Week 2: Elaborating on our multi-level alignment idea and an initial exploration on the BHL collection

This week I explored more into the multi-level alignment idea , and I was almost convinced that we can leverage this idea into a ‘dataset merging’ problem.
The dataset merging idea is not new. For example in this one paper from my PhD advisor, they have discussed briefly about how to merge taxonomic data: Towards Best-effort merge on taxonomically organized data
But for our group in UIUC (in collaboration with systematic experts from ASU), we have mainly been working on the actually taxonomic names alignment rather than ‘dataset merging’.
For the dataset merging idea, our proposal is pretty simple.
If we can align taxonomic names, we should also be able to align other things in the dataset such as spatial information (in our case, countries/areas).
Naturally, finding the intersection from my project site the Academy of Natural Sciences and my interest in taxonomy has become the priority for this week. The task I have set for myself was to find a certain species that is endemic or popular across Taiwan (my geographical point of interest), and that also happens to appear somewhere in the text of either the proceedings or the journals of the Academy of Natural Sciences.
The quest went on with me fascinated (and slightly sidetracked) by all the orchids population and its varieties Taiwan has. To my surprise, one of the news (in Chinese) mentioned that Taiwan has more than 0.9 billions of moth orchids!
(image source:britannica.com)
Then I went on to create our dataset merging idea first around the orchids:
Basically, the idea is that if we have two occurrence datasets on orchids, then we can do the dataset merging with the two datasets like the figure shown above, with each column being one ‘taxonomy alignment problem’.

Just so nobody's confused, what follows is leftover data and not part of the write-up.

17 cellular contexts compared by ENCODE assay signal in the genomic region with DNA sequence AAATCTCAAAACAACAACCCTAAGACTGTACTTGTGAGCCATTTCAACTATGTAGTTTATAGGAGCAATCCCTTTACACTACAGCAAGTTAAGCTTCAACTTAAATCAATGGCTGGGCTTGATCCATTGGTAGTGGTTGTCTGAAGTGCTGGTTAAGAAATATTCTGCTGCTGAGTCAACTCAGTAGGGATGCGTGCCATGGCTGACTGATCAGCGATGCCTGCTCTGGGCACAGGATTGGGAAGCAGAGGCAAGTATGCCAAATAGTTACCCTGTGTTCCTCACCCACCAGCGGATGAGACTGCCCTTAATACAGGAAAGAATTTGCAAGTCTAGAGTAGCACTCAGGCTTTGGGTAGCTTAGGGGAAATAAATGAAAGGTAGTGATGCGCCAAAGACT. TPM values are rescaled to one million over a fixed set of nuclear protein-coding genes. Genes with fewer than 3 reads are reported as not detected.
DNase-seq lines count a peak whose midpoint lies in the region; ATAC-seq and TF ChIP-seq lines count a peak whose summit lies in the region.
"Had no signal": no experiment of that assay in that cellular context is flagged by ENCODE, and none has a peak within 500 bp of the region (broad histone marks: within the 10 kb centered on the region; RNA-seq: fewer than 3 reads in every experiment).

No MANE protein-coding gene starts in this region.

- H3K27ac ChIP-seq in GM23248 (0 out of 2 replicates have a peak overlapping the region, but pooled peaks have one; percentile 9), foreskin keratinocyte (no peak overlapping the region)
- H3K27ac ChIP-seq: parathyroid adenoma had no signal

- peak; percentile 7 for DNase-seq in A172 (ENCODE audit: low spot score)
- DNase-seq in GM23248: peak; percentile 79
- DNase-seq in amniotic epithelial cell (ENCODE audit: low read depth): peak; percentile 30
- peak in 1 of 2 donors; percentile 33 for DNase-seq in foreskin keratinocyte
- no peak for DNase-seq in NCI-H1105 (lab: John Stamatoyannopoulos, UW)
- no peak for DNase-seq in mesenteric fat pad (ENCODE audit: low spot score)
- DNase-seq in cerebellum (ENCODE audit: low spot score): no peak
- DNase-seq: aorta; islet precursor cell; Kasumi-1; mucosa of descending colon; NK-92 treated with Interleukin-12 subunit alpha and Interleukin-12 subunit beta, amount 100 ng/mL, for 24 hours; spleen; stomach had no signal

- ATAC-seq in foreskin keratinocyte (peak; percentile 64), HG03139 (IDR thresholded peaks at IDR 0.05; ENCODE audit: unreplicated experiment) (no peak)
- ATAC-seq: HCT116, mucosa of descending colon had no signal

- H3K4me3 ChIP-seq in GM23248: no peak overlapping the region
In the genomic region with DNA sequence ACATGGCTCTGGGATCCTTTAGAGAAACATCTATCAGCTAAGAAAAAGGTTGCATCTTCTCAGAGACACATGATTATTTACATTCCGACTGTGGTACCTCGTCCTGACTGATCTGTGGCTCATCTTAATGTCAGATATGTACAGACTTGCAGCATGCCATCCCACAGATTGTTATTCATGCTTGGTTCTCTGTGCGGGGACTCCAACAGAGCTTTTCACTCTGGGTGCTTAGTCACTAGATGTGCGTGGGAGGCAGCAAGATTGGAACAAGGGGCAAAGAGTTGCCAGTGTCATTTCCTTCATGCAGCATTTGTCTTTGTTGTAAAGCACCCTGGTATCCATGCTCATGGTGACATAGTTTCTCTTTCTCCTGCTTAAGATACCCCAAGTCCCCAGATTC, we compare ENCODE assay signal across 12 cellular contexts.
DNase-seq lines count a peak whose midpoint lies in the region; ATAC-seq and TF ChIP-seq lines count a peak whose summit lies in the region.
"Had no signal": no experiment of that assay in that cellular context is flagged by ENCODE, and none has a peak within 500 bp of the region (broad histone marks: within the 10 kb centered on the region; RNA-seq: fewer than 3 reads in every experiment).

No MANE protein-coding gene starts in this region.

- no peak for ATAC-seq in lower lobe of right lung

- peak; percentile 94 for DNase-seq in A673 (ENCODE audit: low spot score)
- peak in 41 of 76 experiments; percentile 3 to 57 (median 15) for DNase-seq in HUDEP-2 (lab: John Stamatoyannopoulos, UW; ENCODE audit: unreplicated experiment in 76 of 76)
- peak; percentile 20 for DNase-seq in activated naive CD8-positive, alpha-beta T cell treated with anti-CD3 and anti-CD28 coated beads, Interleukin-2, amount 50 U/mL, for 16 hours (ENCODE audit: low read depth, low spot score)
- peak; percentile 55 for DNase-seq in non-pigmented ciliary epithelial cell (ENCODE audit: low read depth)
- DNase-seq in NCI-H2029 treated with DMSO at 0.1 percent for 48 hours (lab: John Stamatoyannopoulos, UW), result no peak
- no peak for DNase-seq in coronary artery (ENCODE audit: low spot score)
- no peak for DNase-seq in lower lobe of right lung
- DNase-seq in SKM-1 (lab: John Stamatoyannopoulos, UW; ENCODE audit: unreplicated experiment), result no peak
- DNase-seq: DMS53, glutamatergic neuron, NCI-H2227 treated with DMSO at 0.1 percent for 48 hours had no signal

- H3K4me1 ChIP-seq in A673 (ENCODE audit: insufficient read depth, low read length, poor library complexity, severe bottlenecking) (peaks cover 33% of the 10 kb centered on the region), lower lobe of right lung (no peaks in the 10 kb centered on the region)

Just as I was almost set on going for the beautiful orchid flowers, I finally turned back to BHL to search the keyword “Taiwan” and set the Titles on “Academy of Natural Sciences”. This is when I found a whole new world of Mollusca (snails)!
The entry that returned results of intersection of “Taiwan” and “ANS” is from the Proceedings of Academy of Natural Sciences, v.57, 1905, and the title of the page/chapter is :“Catalogue of the Land and Fresh-water Mollusca of Taiwan (Formosa) with descriptions of new species”. 
Like the above BHL search interface shows, the scientific names on this page were also extracted and shown on the bottom left corner. Having this breakthrough on the Mollusca (possibly endemic to Taiwan), I will begin to work with this species on the dataset merging idea next week!
Yi-Yun Cheng
PhD student, Research Assistant
School of Information Sciences, University of Illinois at Urbana-Champaign
Twitter: @yiyunjessica


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